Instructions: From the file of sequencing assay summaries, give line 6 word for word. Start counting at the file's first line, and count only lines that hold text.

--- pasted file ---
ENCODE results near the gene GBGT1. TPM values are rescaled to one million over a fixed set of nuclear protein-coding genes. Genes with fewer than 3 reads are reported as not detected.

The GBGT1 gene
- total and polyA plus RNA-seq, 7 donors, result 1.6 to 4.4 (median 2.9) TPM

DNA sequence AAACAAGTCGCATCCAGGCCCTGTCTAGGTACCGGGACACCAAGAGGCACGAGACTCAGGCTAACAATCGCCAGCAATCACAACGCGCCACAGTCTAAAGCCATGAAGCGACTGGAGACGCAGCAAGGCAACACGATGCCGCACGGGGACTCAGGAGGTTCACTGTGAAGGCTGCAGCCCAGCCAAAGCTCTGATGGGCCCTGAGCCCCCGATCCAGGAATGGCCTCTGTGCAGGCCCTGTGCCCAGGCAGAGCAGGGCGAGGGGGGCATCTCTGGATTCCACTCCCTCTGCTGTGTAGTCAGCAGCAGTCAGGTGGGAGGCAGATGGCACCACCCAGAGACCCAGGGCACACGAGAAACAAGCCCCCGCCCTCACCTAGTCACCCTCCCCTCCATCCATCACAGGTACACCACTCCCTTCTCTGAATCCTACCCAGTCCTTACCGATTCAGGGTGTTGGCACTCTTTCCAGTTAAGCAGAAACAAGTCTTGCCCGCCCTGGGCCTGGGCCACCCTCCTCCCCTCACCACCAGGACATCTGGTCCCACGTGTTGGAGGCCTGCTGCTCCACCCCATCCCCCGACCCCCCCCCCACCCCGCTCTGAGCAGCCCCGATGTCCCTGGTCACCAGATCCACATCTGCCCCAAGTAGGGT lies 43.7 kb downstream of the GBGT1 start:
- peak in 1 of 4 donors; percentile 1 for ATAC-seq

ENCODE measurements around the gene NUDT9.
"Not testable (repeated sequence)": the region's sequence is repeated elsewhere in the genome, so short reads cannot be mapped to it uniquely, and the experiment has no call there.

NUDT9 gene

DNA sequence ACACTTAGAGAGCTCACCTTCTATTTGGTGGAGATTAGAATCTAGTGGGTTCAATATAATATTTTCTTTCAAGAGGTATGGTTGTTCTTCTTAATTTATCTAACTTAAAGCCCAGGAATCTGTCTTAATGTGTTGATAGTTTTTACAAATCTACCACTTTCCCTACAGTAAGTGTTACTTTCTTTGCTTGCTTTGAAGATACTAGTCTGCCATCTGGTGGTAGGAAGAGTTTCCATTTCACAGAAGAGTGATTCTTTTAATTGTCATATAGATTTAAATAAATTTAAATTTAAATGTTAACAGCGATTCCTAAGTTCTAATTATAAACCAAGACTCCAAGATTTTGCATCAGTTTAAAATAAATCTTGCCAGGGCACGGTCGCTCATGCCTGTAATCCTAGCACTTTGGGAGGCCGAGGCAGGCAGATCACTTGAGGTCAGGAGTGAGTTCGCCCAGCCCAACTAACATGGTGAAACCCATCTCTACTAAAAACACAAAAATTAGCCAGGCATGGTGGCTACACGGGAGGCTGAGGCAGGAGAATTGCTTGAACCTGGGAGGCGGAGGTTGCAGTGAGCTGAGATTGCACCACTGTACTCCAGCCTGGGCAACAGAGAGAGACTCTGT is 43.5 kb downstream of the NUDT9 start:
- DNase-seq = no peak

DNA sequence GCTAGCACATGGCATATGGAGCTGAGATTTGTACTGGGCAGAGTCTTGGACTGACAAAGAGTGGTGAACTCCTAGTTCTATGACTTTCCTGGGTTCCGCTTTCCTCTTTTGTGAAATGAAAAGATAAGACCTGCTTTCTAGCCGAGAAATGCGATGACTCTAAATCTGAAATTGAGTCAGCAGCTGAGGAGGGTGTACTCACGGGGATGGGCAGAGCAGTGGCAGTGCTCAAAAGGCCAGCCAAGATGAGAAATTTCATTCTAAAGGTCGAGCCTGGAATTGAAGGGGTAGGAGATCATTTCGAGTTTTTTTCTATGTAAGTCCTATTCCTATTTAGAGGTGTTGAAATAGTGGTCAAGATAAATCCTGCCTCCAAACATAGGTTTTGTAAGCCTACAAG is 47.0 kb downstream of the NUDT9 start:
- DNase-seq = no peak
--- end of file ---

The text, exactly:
ENCODE measurements around the gene NUDT9.